15 kilometers non-stop downhill on the final stint to finish the ride
20 degree Celsius when I left Malaga
I wanted to do a CO2 emissions thing to show how much less CO2 I used getting down to Malaga on my bike versus flying back in a plane to illustrate just how damaging flying can be but unfortunately I haven’t been able to work it out very well. It is, of course, nigh impossible to do it accurately with the bicycle calculations anyway, but what I seem to have found is that it is more carbon intensive on a bicycle?! So hopefully someone can post up how wrong I am about this.
Basically, accounting for food is the fuel cost on bicycle trips and allowing for 100g of CO2 per mile (http://www.guardian.co.uk/environment/2010/jun/08/carbon-footprint-cycling) my trip down to Malaga was 1367 miles of cycling, therefore (very roughly speaking) my CO2 consumption was 136700g or 1376kg.
According to an average carbon emissions calculator found with a quick search online (http://calculator.carbonfootprint.com/calculator.aspx?tab=3) my flight back was roughly 175kg of CO2. Now, that is 6 or 7 times less than the cycling. So either I’m being totally wrong (hopefully this is true and my minor research is woefully inadequate) or this is an interesting fact about long distance cycling. Any constructive criticism or info would be most welcomed on this point, something to ponder.
As an aside and on the theme of carbon usage I wanted to put in an extra bit about toilet paper.
After a couple of brief chats with Alice and Pete it occurred to us that in all the super low impact living places we’ve visited, we’ve never come across anywhere that doesn’t have toilet paper in the compost loos. How strange it suddenly seems to me, that we don’t even think that this could be terribly environmentally unfriendly and something that needs to be addressed.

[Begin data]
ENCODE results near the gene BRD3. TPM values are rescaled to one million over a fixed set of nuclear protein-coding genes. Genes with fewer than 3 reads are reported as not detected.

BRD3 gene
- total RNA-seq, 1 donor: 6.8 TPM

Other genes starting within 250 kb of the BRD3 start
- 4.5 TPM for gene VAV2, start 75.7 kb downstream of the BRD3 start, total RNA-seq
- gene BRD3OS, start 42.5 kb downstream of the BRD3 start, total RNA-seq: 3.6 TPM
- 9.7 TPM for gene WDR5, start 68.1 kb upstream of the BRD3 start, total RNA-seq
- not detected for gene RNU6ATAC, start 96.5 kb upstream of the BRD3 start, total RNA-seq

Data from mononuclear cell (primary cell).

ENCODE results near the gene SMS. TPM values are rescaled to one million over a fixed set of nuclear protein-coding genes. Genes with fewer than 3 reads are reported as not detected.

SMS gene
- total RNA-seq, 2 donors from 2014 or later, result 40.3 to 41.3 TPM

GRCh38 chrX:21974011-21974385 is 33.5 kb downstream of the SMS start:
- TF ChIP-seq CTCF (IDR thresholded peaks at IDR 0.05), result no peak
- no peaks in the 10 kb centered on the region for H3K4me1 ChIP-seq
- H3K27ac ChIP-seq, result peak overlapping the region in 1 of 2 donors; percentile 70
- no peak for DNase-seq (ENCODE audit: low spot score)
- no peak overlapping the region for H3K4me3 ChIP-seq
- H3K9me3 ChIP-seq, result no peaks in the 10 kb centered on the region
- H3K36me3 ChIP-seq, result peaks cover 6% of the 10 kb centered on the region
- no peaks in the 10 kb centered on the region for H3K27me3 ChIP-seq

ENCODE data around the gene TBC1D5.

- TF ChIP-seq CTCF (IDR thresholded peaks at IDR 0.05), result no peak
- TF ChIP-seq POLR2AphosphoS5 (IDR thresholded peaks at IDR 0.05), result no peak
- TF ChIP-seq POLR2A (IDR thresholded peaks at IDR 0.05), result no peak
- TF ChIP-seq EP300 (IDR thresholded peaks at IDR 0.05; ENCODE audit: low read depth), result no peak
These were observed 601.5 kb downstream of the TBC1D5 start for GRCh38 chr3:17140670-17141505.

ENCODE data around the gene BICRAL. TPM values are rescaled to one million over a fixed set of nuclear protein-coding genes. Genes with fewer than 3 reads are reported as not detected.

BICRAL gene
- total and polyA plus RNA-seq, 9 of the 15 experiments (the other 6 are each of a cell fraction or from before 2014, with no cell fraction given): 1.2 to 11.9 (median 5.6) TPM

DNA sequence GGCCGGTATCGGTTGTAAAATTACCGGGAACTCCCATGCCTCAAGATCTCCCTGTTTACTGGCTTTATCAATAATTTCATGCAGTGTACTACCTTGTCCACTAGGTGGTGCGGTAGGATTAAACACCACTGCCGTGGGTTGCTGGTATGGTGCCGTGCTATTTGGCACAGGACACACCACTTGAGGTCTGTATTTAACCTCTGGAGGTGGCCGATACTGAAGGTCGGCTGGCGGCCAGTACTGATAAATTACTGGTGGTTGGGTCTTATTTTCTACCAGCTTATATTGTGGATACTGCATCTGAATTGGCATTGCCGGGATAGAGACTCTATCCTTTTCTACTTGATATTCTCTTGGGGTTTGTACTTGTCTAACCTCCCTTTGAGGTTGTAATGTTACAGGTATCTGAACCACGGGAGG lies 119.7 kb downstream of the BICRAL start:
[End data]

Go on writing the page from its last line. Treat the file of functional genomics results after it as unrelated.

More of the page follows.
Essentially the point is that we are so ingrained into thinking that toilet paper is the only possible way of being hygienic when we go to the toilet that we won’t consider that we might need to stop using it.
We are stuck in a psychological trap that is costing trees dearly; “According to Rose George, author of The Big Necessity: The Unmentionable World of Human Waste and Why It Matters, there is no fixed norm for hygiene; cultural differences define hygienic standards. “Wet” cultures (those using water for cleansing) can achieve health standards every bit as high as “dry” cultures relying on toilet paper. “Sanitation improvement tied to toilet paper use assumes a flush toilet paradigm,” she contends. “A decrease in fecal-oriented disease in developing countries is a much better indicator of improved hygiene and sanitation, particularly in ‘wet’ cultures. It is illogical to use something dry to clean the dirtiest part of our body when we use water to clean everything else.””
“As Marcal’s Tim Spring notes, it takes 3.5 tons of raw fiber to produce 2 tons of toilet paper. Monoculture plantations or agri-tree operations, established in response to limits placed on old-growth forest logging and growing consumer demand, endanger local environments with heavy use of chemicals, reduce biological diversity, demand large quantities of water to support fast-growing tree species, and displace indigenous populations and their farming cultures. Converting virgin pulp to toilet paper requires more water than producing toilet paper from recycled paper. Manufacturers of virgin-pulp toilet paper are increasingly utilizing high-energy drying techniques to maximize softness and fluffiness, and their chlorine-based bleaching processes pollute local water sources.” (‘Flushing Forests’ by Noelle Robbins)
So, something to consider folks. A paradigm shift away from toilet paper. I’m going to make the effort!
Two articles of interest I found at a glance; http://www.worldwatch.org/node/6403
And here is a picture gallery of the last part of the trip.